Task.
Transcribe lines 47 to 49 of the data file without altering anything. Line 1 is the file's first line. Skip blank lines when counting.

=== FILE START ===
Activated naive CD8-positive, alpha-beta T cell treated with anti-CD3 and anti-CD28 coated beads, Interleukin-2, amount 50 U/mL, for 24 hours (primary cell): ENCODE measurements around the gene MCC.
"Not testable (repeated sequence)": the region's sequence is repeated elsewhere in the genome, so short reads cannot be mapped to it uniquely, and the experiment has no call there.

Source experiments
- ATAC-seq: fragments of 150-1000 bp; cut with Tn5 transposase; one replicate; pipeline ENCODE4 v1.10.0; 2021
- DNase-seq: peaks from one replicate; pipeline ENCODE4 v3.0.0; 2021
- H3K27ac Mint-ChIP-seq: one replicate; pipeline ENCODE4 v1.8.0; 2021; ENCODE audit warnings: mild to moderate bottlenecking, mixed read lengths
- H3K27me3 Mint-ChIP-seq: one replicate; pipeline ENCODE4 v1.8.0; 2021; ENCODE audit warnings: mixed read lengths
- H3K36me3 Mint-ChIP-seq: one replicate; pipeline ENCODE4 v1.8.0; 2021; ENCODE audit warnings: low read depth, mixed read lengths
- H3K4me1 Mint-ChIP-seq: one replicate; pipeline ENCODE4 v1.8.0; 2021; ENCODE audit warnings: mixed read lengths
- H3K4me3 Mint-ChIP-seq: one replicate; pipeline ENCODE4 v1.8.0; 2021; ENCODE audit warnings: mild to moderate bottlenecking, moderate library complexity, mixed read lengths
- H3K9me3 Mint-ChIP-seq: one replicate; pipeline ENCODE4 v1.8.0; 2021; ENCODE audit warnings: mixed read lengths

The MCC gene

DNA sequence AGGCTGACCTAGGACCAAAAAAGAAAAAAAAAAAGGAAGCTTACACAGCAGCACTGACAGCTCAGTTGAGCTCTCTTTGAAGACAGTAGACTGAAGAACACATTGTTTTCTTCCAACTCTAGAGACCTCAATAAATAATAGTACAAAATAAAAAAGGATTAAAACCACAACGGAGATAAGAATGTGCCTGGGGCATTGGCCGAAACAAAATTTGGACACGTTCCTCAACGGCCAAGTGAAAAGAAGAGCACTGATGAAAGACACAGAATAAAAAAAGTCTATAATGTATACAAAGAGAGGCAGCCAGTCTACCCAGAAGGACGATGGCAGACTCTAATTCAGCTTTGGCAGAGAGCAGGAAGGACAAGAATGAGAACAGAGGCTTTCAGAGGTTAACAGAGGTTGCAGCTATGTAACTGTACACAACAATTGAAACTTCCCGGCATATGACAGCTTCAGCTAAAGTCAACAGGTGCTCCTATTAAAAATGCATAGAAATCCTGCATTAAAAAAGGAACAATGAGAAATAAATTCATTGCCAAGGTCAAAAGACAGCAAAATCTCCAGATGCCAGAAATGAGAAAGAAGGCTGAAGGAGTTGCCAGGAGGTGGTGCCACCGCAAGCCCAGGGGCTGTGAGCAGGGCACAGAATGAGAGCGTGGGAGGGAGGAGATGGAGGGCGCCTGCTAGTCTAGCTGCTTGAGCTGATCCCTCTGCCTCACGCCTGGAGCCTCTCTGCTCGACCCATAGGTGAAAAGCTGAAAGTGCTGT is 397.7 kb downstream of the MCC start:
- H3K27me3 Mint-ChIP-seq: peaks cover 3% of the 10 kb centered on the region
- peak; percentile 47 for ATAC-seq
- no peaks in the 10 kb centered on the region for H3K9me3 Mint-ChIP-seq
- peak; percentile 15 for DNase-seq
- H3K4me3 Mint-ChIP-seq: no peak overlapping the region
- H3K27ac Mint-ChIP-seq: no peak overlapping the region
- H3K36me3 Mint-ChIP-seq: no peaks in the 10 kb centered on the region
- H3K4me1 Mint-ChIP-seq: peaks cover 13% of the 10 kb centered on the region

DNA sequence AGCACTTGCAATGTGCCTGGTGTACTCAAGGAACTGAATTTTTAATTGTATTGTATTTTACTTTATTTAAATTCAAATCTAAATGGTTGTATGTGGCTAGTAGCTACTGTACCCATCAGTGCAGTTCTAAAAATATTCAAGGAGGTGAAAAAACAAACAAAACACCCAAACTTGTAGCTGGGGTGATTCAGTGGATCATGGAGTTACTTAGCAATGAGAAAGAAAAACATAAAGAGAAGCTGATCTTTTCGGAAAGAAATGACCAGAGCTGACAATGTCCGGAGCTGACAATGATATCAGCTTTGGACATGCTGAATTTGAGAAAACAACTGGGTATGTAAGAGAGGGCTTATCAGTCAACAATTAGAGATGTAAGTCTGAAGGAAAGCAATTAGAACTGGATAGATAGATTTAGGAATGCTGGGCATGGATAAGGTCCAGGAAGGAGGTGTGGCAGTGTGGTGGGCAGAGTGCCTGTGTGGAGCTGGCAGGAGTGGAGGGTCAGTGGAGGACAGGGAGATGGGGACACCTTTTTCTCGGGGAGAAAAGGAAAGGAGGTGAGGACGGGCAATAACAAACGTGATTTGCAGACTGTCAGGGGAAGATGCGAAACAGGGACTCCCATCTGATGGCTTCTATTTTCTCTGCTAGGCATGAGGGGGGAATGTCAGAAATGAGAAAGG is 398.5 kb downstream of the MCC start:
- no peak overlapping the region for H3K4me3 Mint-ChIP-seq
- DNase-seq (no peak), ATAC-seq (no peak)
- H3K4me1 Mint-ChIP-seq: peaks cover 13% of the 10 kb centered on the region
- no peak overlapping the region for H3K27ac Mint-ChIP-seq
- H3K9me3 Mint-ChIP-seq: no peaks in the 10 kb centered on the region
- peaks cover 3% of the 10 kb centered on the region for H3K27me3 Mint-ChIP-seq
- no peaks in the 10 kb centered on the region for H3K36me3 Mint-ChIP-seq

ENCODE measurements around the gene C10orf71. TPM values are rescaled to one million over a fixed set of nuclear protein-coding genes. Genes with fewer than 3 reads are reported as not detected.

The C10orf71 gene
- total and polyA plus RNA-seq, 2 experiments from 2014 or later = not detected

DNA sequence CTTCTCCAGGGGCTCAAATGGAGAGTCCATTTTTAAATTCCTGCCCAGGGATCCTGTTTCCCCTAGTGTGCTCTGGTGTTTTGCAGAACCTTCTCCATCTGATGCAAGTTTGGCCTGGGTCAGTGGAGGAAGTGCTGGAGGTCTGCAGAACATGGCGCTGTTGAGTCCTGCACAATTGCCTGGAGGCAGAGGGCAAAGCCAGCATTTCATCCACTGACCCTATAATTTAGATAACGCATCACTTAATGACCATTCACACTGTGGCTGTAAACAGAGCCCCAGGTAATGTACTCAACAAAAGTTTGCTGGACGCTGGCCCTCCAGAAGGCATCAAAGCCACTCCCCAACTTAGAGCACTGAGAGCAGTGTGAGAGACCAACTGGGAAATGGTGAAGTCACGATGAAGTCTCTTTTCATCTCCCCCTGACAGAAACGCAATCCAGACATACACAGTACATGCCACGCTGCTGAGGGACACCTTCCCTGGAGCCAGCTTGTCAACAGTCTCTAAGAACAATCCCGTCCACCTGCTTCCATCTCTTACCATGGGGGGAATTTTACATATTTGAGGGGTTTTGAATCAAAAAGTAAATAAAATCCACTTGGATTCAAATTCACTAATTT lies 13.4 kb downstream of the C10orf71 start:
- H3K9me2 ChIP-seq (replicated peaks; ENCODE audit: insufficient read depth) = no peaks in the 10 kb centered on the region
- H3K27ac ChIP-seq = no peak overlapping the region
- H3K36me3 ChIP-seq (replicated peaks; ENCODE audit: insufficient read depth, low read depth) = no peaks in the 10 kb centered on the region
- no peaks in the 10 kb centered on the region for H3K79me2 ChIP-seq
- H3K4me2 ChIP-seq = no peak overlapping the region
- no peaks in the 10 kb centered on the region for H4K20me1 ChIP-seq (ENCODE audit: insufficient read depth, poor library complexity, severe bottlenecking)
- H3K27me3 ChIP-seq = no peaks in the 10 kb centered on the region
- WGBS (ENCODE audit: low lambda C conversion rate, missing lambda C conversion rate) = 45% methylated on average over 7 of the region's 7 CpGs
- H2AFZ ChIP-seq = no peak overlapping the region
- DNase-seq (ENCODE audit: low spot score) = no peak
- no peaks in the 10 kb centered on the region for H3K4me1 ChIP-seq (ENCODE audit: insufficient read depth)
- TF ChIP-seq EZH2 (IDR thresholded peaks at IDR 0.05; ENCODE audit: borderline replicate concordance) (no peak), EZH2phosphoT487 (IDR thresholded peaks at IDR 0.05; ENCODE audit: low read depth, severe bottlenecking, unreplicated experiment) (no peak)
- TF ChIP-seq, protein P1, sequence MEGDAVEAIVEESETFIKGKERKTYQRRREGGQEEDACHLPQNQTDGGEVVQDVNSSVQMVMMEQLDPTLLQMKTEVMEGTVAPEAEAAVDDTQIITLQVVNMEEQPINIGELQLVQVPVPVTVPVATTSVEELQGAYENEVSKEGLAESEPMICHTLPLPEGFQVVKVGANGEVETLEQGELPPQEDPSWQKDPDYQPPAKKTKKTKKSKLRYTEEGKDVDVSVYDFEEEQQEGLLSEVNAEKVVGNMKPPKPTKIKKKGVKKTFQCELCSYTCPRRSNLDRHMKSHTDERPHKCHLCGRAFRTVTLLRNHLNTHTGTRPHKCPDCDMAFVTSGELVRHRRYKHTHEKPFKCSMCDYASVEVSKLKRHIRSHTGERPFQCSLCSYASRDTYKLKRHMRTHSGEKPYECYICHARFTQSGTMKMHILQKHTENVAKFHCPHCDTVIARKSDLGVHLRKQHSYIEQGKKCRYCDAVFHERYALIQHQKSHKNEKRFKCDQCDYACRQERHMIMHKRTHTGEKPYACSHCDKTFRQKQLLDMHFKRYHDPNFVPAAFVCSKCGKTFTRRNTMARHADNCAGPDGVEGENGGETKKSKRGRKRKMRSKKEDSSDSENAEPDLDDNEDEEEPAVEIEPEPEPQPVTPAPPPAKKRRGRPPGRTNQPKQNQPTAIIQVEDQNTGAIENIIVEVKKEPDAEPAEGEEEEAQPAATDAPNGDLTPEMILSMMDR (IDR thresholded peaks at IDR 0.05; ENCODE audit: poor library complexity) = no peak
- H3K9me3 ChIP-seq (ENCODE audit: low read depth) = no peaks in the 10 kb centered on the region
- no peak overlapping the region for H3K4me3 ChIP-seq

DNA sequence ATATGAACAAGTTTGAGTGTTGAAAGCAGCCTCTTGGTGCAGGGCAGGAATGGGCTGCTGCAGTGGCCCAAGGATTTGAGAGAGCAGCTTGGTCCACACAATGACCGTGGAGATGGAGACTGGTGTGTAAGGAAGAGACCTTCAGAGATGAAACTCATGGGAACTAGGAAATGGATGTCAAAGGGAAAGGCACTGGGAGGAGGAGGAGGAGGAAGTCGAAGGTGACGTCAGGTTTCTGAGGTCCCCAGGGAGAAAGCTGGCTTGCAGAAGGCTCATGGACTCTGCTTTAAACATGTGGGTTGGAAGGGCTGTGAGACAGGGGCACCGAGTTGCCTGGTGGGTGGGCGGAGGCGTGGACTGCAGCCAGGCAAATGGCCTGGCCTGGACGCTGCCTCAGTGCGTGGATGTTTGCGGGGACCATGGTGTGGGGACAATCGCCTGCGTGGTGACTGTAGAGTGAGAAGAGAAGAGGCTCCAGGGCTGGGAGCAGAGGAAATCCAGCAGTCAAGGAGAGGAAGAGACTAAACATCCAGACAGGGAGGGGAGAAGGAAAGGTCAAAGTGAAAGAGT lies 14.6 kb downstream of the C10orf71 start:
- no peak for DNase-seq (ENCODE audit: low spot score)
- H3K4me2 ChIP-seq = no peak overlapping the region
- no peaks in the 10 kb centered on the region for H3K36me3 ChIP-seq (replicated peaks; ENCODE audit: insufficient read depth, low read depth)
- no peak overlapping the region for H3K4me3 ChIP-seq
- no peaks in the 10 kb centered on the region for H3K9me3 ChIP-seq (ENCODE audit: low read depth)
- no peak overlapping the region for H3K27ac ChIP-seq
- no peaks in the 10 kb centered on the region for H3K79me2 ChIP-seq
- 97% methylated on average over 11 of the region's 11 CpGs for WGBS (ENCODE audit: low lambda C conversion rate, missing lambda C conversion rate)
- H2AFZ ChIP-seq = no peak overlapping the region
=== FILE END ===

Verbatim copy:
- H3K9me3 ChIP-seq (ENCODE audit: low read depth) = no peaks in the 10 kb centered on the region
- no peak overlapping the region for H3K4me3 ChIP-seq

DNA sequence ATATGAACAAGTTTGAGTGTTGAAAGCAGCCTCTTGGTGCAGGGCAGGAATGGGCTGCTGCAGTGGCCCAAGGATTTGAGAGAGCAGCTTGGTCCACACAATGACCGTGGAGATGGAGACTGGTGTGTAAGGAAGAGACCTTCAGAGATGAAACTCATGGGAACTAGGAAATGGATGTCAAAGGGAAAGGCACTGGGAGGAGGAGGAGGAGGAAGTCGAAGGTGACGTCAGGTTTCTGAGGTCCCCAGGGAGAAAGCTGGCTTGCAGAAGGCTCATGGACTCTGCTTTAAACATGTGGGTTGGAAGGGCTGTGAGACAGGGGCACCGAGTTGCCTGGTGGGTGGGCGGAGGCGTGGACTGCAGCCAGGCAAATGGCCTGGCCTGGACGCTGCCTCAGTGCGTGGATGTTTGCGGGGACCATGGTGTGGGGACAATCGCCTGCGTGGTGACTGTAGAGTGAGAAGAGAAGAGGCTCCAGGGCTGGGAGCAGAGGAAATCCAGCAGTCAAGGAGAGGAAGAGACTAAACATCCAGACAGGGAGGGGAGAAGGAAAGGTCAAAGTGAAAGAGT lies 14.6 kb downstream of the C10orf71 start: